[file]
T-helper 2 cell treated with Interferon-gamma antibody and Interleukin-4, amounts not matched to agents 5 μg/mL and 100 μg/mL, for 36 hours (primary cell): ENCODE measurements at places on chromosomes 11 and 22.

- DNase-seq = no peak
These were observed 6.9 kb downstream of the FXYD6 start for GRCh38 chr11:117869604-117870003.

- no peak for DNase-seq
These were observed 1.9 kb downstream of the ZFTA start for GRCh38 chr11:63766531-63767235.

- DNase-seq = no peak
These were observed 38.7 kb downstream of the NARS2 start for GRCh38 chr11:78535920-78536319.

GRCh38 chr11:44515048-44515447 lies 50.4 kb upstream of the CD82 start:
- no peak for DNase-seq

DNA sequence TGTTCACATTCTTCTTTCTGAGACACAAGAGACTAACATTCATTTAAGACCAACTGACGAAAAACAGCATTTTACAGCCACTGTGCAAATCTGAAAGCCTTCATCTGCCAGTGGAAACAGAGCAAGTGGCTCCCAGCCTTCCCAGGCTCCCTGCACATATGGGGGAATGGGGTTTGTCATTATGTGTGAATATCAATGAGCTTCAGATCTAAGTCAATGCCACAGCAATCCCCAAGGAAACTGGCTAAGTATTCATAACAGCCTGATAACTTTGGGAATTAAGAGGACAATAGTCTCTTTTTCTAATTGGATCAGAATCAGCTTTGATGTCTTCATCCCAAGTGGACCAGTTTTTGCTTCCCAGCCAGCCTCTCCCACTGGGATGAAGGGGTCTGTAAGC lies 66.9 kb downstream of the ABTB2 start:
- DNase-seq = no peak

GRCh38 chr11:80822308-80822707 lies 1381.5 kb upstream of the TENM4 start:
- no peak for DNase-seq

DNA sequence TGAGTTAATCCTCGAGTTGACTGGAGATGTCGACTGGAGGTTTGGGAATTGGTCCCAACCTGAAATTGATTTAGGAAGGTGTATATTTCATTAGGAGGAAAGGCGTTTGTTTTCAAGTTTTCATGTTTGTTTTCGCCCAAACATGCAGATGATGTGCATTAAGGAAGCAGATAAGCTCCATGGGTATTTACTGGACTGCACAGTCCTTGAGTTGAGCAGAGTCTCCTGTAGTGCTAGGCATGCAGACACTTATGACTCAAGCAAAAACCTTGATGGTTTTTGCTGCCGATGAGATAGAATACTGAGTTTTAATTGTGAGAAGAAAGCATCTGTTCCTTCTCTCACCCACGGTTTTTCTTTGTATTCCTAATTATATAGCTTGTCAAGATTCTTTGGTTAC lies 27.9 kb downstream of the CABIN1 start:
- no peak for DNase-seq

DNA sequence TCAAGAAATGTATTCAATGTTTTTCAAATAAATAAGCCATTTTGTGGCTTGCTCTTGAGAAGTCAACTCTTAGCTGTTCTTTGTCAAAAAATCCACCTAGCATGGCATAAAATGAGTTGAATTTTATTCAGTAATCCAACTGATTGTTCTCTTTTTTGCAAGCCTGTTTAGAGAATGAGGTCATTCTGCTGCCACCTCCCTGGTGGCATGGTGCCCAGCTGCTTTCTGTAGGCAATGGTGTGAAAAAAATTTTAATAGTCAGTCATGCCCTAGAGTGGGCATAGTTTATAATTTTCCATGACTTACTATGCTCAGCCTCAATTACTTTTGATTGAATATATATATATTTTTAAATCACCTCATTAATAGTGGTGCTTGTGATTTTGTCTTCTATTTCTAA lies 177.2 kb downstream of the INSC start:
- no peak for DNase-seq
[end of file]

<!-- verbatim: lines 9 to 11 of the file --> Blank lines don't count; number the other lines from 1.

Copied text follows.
- no peak for DNase-seq

DNA sequence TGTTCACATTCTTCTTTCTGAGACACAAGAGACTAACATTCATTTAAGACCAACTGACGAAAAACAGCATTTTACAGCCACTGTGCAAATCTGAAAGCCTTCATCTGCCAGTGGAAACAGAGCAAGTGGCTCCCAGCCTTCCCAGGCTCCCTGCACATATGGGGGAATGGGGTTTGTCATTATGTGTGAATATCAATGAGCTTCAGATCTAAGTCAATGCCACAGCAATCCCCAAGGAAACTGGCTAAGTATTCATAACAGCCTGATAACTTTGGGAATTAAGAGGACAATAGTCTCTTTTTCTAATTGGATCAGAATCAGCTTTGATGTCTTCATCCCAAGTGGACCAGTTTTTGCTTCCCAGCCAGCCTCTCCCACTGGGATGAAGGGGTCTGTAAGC lies 66.9 kb downstream of the ABTB2 start:
- DNase-seq = no peak